Single molecule biophysics and fluorescence correlation spectroscopy
This dissertation focuses on applications of ultra-sensitive fluorescence. It mainly contains two parts: applying single molecule Foerster resonance energy transfer (SM-FRET) in studies of dynamics and topology of looping constructs formed from DNA-protein interaction and developing a novel fluorescence correlation spectroscopy (FCS) approach to measure binding between drug molecules and different vesicles. Foerster resonance energy transfer (FRET) is a distance dependent phenomenon that can be used to detect and quantify biochemical conformations and interactions in complex samples. With ensemble measurements, it is impossible to resolve the information for dynamic heterogeneous systems without averaging the result. SM-FRET, achieved by using confocal microscopy, measures the signal from a single molecule at a time, thus eliminates ensemble averaging. In this case, SM-FRET was used to evaluate conformational dynamics in a model of negative gene regulation. Details will be discussed in chapter 1, 3 and 4. In FCS measurements, the fluctuations of fluorescence intensity of the sample is correlated to determine information from the processes that cause the fluctuations such as molecules diffusing in and out of a laser focal observation volume and intersystem crossing. In this dissertation, intensity fluctuations caused by intersystem crossing and diffusion are utilized to develop a new FCS approach. This FCS approach can further be used to determine the binding of fluorophores to larger structures. Details will be discussed in chapter 2, 5, 6 and 7.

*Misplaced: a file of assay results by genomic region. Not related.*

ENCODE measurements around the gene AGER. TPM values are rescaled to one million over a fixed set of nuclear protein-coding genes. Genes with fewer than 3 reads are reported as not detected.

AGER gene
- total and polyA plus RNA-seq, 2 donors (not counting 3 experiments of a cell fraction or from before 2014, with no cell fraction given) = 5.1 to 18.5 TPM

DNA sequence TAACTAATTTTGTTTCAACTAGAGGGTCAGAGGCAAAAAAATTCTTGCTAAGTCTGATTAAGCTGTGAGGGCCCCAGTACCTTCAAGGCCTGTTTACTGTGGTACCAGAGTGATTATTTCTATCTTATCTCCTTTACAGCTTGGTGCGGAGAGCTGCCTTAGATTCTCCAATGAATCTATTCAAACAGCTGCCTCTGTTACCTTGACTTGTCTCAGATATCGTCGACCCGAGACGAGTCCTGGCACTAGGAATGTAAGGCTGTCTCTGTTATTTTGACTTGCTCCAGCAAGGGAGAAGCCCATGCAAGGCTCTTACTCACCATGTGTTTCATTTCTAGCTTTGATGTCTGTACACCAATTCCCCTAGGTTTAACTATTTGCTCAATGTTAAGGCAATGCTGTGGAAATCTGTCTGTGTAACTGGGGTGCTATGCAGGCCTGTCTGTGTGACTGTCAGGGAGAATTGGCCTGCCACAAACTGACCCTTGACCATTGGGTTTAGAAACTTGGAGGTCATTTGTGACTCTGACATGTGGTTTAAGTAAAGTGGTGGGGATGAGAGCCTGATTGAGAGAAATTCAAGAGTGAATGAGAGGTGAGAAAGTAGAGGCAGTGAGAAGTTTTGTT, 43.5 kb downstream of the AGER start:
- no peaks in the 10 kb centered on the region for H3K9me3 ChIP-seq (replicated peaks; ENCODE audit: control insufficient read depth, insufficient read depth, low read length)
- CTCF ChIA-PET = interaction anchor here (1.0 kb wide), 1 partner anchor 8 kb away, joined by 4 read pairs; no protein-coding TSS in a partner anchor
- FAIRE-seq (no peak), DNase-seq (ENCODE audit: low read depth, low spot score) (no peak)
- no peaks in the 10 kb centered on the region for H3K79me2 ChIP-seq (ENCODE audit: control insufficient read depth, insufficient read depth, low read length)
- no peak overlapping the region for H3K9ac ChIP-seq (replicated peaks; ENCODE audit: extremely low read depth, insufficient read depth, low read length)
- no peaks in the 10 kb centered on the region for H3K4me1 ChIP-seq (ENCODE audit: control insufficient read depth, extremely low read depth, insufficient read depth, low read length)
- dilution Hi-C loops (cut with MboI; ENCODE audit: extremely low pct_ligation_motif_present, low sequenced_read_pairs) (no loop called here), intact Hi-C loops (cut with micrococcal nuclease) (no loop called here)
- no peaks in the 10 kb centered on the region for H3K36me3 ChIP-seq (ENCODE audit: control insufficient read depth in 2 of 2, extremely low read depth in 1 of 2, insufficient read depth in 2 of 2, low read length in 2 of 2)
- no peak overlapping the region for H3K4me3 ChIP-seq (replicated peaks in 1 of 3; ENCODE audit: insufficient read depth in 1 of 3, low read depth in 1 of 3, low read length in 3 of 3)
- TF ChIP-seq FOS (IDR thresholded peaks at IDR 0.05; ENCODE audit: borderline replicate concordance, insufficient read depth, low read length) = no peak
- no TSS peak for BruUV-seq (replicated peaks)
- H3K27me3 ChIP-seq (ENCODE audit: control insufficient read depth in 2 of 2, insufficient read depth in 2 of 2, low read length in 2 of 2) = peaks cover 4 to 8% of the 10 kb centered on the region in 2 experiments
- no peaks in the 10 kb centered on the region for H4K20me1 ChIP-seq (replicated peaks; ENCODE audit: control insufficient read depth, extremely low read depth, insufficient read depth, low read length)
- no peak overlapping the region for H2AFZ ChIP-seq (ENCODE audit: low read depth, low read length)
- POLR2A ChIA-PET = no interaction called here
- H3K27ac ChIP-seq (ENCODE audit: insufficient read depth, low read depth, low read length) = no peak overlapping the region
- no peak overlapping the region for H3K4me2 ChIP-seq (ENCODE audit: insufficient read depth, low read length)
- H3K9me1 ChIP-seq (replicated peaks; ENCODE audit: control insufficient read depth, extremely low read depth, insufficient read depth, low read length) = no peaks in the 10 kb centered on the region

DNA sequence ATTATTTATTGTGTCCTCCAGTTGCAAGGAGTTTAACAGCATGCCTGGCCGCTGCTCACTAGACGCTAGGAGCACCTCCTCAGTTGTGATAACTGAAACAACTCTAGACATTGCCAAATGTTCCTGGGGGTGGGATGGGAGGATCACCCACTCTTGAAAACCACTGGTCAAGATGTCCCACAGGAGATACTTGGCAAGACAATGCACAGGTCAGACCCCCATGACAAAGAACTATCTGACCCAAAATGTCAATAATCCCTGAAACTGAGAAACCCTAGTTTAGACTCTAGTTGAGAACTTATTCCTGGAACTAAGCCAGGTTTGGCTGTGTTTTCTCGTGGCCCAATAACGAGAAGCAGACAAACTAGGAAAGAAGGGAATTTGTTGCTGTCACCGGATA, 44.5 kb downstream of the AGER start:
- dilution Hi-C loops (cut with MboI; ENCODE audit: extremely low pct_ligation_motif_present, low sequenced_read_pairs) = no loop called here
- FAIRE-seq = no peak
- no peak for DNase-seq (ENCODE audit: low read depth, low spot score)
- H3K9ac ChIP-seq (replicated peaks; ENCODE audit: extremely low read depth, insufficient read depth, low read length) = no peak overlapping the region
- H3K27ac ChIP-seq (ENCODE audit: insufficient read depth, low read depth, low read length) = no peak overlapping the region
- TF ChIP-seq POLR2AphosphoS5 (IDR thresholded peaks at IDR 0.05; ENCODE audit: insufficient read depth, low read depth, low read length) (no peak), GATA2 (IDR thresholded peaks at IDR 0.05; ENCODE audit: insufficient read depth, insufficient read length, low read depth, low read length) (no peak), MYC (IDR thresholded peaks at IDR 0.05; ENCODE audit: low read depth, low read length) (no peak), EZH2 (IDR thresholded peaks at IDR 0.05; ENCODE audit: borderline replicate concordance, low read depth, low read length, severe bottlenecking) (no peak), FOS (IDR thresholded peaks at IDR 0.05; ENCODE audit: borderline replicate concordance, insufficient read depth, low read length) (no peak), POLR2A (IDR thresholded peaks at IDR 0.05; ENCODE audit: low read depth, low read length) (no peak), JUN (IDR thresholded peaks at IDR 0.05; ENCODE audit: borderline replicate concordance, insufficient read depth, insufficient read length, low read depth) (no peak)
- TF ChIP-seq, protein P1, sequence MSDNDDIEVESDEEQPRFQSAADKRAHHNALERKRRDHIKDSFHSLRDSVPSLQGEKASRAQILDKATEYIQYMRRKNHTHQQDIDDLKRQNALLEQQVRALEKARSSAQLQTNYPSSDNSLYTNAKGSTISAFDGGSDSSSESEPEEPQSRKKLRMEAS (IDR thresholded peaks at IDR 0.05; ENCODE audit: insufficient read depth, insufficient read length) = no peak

Thesis (Ph.D.)-- Wichita State University, Fairmount College of Liberal Arts and Sciences, Dept. of Chemistry